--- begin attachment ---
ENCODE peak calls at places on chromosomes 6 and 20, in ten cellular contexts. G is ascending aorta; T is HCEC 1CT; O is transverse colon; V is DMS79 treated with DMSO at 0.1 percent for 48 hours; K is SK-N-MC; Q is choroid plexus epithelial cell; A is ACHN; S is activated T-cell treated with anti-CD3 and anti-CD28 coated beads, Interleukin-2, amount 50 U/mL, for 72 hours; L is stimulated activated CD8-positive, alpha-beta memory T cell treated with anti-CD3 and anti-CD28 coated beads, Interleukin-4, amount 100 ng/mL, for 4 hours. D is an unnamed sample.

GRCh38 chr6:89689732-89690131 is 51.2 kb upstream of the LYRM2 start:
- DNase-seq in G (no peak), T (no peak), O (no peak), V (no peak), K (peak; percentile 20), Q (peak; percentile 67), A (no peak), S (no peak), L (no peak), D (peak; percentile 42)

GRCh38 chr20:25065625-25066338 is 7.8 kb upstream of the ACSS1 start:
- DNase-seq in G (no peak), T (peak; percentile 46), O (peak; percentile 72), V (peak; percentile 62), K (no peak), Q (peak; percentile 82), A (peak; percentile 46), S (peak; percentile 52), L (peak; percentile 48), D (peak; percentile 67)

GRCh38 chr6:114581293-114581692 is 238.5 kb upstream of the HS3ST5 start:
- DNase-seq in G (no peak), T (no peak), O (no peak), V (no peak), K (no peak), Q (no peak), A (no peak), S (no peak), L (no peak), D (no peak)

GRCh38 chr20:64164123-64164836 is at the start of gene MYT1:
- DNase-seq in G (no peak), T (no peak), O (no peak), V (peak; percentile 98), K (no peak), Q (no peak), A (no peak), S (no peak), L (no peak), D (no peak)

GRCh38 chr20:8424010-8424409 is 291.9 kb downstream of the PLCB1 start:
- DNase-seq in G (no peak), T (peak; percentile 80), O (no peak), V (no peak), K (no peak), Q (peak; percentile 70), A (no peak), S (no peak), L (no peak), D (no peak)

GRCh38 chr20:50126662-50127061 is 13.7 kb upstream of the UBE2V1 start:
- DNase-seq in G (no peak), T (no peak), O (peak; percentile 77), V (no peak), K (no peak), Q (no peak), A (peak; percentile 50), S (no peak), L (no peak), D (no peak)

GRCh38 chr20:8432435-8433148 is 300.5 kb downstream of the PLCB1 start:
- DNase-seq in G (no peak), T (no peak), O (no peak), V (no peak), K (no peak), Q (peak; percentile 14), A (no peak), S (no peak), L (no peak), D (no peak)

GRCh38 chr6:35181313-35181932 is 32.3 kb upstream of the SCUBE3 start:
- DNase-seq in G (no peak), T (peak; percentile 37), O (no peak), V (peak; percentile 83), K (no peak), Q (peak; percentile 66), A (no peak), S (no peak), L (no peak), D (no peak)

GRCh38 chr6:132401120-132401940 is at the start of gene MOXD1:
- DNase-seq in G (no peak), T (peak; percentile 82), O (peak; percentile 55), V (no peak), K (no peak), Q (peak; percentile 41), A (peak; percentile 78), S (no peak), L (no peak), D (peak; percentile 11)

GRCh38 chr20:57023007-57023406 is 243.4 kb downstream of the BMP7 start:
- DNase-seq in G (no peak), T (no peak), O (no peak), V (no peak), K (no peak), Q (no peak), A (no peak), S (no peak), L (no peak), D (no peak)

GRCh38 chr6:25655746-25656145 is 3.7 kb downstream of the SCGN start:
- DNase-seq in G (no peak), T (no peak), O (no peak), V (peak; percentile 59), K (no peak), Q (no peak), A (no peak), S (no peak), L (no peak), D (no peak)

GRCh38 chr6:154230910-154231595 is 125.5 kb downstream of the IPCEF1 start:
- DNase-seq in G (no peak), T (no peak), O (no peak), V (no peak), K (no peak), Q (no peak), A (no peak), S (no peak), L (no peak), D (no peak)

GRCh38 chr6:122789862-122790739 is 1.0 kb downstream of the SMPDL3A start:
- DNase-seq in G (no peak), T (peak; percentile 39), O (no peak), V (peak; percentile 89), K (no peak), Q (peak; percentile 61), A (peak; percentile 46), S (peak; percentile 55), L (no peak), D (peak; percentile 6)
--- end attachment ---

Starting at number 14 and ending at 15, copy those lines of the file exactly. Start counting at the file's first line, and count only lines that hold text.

GRCh38 chr20:8432435-8433148 is 300.5 kb downstream of the PLCB1 start:
- DNase-seq in G (no peak), T (no peak), O (no peak), V (no peak), K (no peak), Q (peak; percentile 14), A (no peak), S (no peak), L (no peak), D (no peak)